Wednesday, April 27, 2005

Up to 45,000 Words...

I hit 45,000 words today. Well over 1/2 way through it.

I've been envisioning this story for a while, since at least late 2000. The first chapter hasn't really changed much in over four years. Just after I wrote the first chapter, I realized what the structure of the novel would be, and have pretty much stuck to that structure.

Of course, some of the details have changed, but the character arcs are basically intact. And during most of the last four years, I really didn't have all that much of the novel actually written. I was up to about 17,000 words as of about six weeks ago, and have written over 28,000 words since then (probably closer to 30,000, but have periodically gone back and pruned). I also keep jumping around what I'm writing. Now that the beginning is solid, I'm mostly writing chapters in the middle and chapters near the end.

Now that I'm having some success at getting the writing done, a contract job is beckoning and I'll have a second interview for a permanent job that sounds pretty interesting. It never rains but it pours...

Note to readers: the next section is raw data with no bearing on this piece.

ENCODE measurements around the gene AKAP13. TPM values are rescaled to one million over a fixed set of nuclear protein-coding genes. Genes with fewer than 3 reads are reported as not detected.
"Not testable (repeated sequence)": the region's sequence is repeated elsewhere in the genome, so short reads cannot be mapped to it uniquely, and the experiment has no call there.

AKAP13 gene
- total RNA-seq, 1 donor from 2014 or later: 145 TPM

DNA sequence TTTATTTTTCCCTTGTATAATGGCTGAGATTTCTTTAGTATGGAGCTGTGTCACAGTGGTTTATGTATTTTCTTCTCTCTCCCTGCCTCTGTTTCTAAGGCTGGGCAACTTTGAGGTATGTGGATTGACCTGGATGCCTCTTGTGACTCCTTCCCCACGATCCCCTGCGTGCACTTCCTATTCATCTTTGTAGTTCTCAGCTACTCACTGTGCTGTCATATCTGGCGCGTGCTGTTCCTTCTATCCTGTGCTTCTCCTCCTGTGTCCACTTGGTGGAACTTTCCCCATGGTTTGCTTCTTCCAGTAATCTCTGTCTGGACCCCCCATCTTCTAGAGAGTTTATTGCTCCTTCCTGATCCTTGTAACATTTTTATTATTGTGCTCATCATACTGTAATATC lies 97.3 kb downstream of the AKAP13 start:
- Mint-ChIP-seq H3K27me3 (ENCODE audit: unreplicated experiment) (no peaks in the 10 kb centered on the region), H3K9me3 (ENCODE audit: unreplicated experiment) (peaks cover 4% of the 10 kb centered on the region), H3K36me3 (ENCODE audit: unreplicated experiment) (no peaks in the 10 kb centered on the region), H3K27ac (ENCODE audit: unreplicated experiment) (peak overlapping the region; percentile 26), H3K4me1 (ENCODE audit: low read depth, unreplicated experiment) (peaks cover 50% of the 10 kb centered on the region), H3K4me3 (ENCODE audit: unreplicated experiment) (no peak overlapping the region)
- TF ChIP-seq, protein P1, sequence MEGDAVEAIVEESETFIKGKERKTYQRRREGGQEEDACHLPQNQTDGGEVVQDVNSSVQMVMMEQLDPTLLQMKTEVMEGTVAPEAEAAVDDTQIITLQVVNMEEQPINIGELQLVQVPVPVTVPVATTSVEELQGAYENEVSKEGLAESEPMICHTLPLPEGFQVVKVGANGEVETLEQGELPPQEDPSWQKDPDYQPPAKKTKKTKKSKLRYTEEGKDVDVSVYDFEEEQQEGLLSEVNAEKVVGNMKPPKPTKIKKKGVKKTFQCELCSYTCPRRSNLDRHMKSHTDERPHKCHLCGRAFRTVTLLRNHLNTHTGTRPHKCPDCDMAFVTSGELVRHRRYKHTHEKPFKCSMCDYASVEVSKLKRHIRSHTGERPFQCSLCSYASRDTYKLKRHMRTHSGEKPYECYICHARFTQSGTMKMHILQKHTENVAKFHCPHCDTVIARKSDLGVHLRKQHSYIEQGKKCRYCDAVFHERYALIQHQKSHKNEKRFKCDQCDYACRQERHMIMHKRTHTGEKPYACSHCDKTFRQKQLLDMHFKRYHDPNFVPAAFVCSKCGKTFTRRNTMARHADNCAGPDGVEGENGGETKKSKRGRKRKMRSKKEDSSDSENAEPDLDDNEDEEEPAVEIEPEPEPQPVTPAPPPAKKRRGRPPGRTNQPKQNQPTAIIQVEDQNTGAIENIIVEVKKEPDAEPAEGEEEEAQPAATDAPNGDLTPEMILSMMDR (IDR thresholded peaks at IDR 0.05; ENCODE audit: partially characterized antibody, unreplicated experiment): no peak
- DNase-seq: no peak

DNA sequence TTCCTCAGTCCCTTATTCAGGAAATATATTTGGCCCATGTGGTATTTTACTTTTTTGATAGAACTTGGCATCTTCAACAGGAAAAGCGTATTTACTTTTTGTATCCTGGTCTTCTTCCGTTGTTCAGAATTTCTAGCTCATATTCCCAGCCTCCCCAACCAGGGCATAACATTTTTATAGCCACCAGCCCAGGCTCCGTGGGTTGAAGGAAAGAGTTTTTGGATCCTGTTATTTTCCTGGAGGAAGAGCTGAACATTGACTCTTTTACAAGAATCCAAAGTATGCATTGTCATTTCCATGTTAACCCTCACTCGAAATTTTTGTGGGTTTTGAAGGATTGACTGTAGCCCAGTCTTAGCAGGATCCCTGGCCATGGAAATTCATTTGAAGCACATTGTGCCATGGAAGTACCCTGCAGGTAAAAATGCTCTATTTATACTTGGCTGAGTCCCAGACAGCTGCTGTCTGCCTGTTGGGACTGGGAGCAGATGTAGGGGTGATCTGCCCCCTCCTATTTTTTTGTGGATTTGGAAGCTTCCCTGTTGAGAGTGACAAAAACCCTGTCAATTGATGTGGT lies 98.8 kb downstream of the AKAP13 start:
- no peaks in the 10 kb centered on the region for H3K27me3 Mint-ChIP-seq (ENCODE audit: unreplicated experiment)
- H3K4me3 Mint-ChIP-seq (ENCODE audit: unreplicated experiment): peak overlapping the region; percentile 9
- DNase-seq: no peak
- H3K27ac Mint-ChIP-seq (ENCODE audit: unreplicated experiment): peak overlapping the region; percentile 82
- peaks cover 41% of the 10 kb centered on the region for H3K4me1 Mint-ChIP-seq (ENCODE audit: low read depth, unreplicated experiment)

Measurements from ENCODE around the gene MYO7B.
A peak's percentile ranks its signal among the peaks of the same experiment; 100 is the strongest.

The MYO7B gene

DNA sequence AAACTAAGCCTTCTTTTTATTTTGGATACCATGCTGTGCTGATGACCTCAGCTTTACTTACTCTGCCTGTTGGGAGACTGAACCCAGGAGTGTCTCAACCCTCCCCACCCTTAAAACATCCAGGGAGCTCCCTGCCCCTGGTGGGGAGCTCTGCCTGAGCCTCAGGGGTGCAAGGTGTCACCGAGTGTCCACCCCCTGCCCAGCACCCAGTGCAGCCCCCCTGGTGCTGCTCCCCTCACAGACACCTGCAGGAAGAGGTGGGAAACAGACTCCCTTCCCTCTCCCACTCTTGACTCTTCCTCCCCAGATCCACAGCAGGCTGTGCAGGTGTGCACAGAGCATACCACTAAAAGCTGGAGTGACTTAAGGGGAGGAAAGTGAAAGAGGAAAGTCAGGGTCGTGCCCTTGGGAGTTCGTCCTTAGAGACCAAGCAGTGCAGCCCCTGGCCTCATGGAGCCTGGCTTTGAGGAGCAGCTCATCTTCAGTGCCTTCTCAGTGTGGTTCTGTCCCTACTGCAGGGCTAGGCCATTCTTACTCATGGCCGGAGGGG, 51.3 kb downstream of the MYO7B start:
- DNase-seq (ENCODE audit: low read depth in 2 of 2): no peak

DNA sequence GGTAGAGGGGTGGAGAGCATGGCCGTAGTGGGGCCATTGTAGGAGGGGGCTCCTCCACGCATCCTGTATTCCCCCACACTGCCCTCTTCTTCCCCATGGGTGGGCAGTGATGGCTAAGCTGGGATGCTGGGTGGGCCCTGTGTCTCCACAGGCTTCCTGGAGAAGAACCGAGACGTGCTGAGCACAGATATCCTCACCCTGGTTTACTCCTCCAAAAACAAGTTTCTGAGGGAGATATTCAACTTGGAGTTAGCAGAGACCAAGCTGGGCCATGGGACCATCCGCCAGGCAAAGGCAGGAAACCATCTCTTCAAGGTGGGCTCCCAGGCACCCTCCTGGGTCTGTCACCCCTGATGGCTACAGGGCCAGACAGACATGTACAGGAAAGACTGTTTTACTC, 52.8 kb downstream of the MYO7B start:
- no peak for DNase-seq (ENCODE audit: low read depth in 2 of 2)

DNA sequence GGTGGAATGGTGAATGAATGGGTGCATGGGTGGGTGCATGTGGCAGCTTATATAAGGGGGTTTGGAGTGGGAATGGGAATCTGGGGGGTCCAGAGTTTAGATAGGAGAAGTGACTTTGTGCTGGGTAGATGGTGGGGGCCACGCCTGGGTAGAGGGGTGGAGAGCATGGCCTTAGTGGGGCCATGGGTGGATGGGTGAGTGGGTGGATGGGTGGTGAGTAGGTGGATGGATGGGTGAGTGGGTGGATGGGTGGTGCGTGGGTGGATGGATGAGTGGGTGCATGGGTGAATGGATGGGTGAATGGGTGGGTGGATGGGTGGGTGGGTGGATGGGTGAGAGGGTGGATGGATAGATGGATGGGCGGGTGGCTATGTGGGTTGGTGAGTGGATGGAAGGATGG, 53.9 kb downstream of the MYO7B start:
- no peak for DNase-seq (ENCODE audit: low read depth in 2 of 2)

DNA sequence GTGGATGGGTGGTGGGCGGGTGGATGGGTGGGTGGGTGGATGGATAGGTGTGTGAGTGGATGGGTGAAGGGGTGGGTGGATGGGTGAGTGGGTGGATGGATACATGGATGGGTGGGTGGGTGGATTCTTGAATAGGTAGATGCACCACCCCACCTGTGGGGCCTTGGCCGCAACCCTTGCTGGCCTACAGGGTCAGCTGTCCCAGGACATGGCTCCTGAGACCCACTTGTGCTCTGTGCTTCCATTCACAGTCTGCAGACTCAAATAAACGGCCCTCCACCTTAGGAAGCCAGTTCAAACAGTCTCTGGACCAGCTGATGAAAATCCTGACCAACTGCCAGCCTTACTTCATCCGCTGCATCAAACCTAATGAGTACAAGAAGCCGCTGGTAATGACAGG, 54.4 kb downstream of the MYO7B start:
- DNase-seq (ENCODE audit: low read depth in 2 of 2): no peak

Saturday, April 23, 2005

Letter to Senator Specter on S. 786

I appeal to you to please not vote for Senator Santorum's S. 786 - National Weather Services Duties Act of 2005. As written, it could privitize the excellent online services already provided by National Weather Service. It sounds like an act written only to protect the business of AccuWeather in State College - it again puts the interest of a private business (and contributor to Senator Santorum's re-election campaign) above the interests of the taxpayer.

Where will this kind of behavior end? Can we rely on at least one of our senators in Pennsylvania to care at all about its citizens?


Laurie D. T. Mann
Mount Lebanon, PA

My Linguistic Profile...

45% Yankee

35% General American English

15% Upper Midwestern

5% Dixie

0% Midwestern

I'm not sure how 5% Dixie crept into my speech as I've never lived further south than southern Ohio... The rest of it makes sense.

Friday, April 22, 2005

Santorum Bought by AccuWeather, Lock, Stock and Barrel

Do you think you have a right to get free weather information from the government's weather service? Rick doesn't think so - he thinks his constituants who own AccuWeather in State College should control online access to weather information. He's filed legislation (S. 786) that would, essentially, force much government meteorological information off-line. The relevant part states:

(b) COMPETITION WITH PRIVATE SECTOR- The Secretary of Commerce shall not provide, or assist other entities in providing, a product or service (other than a product or service described in subsection (a)(1)) that is or could be provided by the private sector unless--

(1) the Secretary determines that the private sector is unwilling or unable to provide such product or service; or